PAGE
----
Brand Nubian formed in 1989 after Grand Puba's original group, Masters of Ceremony, split up. Its first single, "Brand Nubian," was released in 1989. Signed to Elektra Records by A&R man Dante Ross, its debut album, One For All, was released in 1990. Generally acclaimed, the album drew fire for militant Five-Percenter rhetoric on tracks such as "Drop the Bomb" and "Wake Up." The controversy helped sales, although the album was still not a great commercial success. To date, the album has sold 350,000 units. A version of the Fab Five Freddy-directed video of the single "Wake Up," featuring a Black man in white-face makeup, was also banned from MTV. On that channel and from official WEA sources, this image was replaced by a Baptist preacher. The singles "Slow Down," "All for One," and "Wake Up" all became hits on Billboard’s Hot Rap Tracks chart in 1991.
Shortly after its debut release, Sadat X and Lord Jamar began having problems with Grand Puba, which caused him to leave the group, along with DJ Alamo, to pursue a solo career. Lord Jamar and Sadat X enlisted DJ Sincere to join the group in 1992. The same year, Puba released his solo debut, Reel to Reel, which featured the hit single "360 Degrees (What Goes Around)".
At the end of 1992, the Puba-less Brand Nubian released a hit single of its own, "Punks Jump up to Get Beat Down". The track was met with controversy over blatant homophobic content, referencing the Sadat X line "I can freak, fly, flow, fuck up a faggot/I don't understand their ways; I ain't down with gays." Despite the controversy, the single charted on the Billboard Hot 100 at number 77. Later versions omitted the line and replaced it with different lyrics, including the version on the greatest hits compilation The Very Best of Brand Nubian.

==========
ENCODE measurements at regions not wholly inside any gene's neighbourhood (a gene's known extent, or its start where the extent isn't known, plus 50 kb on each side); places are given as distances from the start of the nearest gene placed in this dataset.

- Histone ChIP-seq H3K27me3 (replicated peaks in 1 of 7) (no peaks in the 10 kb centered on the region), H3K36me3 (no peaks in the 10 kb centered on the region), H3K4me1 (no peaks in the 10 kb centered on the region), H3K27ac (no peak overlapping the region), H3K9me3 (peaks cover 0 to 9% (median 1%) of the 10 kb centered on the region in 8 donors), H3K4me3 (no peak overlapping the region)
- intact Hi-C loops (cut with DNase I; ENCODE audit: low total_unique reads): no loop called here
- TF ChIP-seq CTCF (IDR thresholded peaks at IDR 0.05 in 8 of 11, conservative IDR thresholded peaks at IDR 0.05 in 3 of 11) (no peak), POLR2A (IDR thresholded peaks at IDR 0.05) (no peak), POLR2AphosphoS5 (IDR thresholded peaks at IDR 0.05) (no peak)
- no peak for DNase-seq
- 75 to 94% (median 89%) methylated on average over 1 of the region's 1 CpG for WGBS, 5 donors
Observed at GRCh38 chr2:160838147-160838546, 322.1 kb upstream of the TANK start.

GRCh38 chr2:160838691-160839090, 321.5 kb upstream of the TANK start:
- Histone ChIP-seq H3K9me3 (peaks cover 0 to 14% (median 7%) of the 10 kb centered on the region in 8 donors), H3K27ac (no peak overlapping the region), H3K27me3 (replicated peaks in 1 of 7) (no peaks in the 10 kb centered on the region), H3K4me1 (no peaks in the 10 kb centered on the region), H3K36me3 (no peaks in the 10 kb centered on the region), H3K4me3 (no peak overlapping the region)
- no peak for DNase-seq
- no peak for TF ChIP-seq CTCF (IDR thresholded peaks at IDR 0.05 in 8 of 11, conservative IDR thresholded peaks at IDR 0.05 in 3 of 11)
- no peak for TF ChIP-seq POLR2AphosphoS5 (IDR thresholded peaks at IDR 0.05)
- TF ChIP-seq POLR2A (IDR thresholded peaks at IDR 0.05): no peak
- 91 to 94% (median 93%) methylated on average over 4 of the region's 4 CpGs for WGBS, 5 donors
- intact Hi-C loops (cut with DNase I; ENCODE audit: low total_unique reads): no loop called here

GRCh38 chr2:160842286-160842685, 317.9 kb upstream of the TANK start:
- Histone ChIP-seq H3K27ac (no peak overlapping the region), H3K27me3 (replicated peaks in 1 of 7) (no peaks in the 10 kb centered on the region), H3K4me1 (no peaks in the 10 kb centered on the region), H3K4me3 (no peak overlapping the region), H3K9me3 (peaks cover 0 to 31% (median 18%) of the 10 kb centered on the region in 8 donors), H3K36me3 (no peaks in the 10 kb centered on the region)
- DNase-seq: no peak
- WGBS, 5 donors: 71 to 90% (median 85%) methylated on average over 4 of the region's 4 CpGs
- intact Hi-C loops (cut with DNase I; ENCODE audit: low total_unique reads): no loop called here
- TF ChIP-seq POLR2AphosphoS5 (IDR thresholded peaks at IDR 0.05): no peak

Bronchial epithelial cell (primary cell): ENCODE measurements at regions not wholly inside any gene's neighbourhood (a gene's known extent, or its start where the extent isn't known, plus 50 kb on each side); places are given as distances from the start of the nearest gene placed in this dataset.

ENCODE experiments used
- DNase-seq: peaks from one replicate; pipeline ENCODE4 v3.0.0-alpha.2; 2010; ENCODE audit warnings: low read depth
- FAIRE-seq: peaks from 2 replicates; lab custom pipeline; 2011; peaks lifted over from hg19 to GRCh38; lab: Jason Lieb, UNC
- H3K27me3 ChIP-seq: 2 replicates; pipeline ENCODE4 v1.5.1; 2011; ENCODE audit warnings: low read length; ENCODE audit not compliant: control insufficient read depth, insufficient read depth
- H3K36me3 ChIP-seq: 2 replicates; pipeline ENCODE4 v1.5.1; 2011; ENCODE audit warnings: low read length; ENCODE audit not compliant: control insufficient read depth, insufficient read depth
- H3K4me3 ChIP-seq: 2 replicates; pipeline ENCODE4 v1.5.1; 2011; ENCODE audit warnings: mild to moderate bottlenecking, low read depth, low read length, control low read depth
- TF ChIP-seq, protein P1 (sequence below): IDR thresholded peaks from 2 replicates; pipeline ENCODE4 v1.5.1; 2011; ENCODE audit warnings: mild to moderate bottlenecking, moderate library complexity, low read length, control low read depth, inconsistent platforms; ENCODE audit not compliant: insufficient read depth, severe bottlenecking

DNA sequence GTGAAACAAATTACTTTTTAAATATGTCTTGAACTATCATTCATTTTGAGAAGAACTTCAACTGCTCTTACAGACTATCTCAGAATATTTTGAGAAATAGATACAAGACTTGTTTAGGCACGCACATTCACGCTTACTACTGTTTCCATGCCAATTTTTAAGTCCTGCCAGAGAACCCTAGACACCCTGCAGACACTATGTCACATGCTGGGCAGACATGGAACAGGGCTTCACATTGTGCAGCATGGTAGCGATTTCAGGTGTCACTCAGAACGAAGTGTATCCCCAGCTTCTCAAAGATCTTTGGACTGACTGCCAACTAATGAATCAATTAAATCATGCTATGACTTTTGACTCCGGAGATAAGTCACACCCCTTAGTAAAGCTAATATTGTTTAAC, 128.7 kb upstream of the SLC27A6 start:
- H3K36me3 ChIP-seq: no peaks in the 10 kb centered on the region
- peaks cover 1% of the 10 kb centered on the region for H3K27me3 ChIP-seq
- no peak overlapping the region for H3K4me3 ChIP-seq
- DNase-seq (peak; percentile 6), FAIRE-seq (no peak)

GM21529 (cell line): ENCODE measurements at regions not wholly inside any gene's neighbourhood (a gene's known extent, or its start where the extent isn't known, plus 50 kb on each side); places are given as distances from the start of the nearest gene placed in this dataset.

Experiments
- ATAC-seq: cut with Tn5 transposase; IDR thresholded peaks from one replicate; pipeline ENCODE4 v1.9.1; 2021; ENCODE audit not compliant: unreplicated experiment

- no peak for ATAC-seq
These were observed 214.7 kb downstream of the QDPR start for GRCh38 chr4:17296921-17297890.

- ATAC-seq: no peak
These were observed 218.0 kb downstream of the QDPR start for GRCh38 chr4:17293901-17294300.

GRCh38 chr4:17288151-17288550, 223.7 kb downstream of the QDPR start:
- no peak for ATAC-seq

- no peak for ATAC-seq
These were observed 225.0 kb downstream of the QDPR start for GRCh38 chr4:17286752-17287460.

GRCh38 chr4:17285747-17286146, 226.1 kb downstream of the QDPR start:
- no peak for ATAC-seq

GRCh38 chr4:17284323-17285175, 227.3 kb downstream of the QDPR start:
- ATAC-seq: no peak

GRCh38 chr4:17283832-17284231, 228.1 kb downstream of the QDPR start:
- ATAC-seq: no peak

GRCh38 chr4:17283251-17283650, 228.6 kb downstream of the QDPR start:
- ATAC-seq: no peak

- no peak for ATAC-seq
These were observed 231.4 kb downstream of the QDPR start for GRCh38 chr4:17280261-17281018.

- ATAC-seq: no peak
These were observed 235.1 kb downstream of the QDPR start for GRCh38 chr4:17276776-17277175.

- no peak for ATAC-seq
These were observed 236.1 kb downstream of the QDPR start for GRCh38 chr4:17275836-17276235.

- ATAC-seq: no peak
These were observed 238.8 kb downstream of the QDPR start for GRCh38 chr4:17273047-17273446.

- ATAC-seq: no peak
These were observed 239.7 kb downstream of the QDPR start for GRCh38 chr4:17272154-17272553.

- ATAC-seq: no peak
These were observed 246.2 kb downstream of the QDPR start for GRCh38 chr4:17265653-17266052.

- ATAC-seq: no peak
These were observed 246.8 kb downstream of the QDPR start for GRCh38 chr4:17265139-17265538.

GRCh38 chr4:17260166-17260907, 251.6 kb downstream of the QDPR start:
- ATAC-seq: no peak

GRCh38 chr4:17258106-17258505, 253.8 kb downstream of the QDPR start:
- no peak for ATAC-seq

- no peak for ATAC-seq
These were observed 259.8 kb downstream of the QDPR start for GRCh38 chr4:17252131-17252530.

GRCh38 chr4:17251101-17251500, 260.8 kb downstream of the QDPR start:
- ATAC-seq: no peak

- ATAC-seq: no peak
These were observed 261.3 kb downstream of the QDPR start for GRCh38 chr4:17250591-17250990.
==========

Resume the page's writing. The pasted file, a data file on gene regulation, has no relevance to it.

In the early part of 1993, the crew released its second album, In God We Trust. "Punks Jump Up to Get Beat Down" was included on this release, as well as the number-92 Hot-100 single "Love Me or Leave Me Alone." The effort sold moderately well, fueled by the crew's continuing controversy. Also in 1993, the group contributed a track to the Menace II Society soundtrack, titled "Lick Dem Muthaphuckas."
The group’s next release, Everything is Everything, was released in November 1994. The controversy kept growing, with further accusations of the group’s music being analogous to hate speech. The album received very mixed reviews and mediocre sales, despite the top-40 Hot Rap Tracks singles "Word is Bond" and "Hold On." In 1995, the group broke up, left Elektra, and launched solo careers in music and television. That year, Puba released his second solo effort, 2000, featuring another Billboard Hot 100 single, "I Like It (I Wanna Be Where You Are)." Sadat X released his first solo effort, titled Wild Cowboys (Loud/RCA/BMG Records), in 1996.
The group's original members reunited in 1997, contributing a song to the Soul in the Hole soundtrack, titled "A Child is Born". Another song, "Keep It Bubblin'," appeared on the 1997 Money Talks soundtrack. In 1998, the four original members returned with the album Foundation on a new label, Arista/BMG Records. The album received wide acclaim and featured contributions from a larger group of producers, including DJ Premier, Buckwild, Lord Finesse, and Diamond D. The lead single "Don't Let it Go to Your Head" became, at number 54, the group's highest-charting single on the Hot 100. In 2000, the crew once again teamed up with Buckwild of D.I.T.C. and released the underground single "Rockin' It," before the members continued their individual pursuits. Sadat X released a solo EP in 2000, The State of New York vs. Derek Murphy, on Loud/Relativity Records.
Puba released his third solo effort, Understand This, in 2001, which received little attention despite featuring his fellow Brand Nubian members. The original members reunited once again in 2004 for the release of its fifth album, Fire in the Hole, their first release on an independent label, Babygrande Records. The album received mixed reviews and sold below expectations. Sadat X released another solo effort in 2005, titled Experience & Education, receiving mostly positive reviews. Jamar also furthered his acting career, recently appearing on an episode of The Sopranos, as well as episodes of Oz, Third Watch, and Law & Order. Lord Jamar released his first solo album, The 5% Album, June 27, 2006, on Babygrande Records. Sadat X's third full length album, titled Black October, was released October 2006. In 2007 the group released an album titled Time's Runnin' Out, although the material on the CD was recorded 10 years previous in the sessions leading up to the Foundation album (released in 1998).